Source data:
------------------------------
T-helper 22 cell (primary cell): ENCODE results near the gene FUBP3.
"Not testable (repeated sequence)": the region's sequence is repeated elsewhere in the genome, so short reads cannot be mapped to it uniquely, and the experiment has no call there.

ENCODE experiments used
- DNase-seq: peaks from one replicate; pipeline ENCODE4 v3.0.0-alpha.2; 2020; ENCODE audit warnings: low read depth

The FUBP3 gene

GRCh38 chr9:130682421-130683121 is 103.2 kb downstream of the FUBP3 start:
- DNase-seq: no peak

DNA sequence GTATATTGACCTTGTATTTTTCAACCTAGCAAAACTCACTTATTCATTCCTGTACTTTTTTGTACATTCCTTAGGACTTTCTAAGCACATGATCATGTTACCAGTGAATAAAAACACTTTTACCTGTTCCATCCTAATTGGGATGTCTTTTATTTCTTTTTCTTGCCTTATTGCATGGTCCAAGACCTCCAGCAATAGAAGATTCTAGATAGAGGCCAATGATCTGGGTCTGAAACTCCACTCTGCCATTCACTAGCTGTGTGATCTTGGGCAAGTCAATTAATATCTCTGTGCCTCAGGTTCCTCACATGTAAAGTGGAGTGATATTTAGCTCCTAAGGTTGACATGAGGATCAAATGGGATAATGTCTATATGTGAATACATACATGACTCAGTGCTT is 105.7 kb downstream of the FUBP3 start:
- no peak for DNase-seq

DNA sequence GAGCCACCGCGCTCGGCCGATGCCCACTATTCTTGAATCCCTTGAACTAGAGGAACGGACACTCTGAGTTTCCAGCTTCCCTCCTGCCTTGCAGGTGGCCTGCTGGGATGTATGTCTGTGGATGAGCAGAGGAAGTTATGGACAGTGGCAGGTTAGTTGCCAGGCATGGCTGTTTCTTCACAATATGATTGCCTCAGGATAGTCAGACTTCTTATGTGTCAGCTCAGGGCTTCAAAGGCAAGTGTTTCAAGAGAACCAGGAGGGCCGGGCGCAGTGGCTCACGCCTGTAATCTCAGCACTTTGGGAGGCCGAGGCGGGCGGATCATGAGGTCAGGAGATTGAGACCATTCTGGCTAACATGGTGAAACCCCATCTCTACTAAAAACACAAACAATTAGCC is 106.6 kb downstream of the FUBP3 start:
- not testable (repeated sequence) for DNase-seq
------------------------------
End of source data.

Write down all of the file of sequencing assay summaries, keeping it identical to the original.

T-helper 22 cell (primary cell): ENCODE results near the gene FUBP3.
"Not testable (repeated sequence)": the region's sequence is repeated elsewhere in the genome, so short reads cannot be mapped to it uniquely, and the experiment has no call there.

ENCODE experiments used
- DNase-seq: peaks from one replicate; pipeline ENCODE4 v3.0.0-alpha.2; 2020; ENCODE audit warnings: low read depth

The FUBP3 gene

GRCh38 chr9:130682421-130683121 is 103.2 kb downstream of the FUBP3 start:
- DNase-seq: no peak

DNA sequence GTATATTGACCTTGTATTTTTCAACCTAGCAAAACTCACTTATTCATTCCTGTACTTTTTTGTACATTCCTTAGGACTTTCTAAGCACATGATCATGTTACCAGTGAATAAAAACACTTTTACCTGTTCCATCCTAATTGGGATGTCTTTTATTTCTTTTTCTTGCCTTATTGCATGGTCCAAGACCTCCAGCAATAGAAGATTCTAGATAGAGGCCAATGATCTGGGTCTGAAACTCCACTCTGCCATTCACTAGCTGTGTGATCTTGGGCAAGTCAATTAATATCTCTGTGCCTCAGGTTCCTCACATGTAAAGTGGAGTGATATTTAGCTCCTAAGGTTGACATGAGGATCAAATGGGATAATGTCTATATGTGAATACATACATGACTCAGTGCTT is 105.7 kb downstream of the FUBP3 start:
- no peak for DNase-seq

DNA sequence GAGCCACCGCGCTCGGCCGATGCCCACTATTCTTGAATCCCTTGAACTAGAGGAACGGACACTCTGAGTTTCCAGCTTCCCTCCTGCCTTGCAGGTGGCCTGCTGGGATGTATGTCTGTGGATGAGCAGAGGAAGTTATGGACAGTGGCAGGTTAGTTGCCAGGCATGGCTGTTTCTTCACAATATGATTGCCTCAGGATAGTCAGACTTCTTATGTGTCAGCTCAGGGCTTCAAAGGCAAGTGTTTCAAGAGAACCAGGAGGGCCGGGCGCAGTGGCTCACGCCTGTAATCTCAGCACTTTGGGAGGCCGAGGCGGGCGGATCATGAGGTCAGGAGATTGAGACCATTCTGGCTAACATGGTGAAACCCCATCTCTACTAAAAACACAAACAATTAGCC is 106.6 kb downstream of the FUBP3 start:
- not testable (repeated sequence) for DNase-seq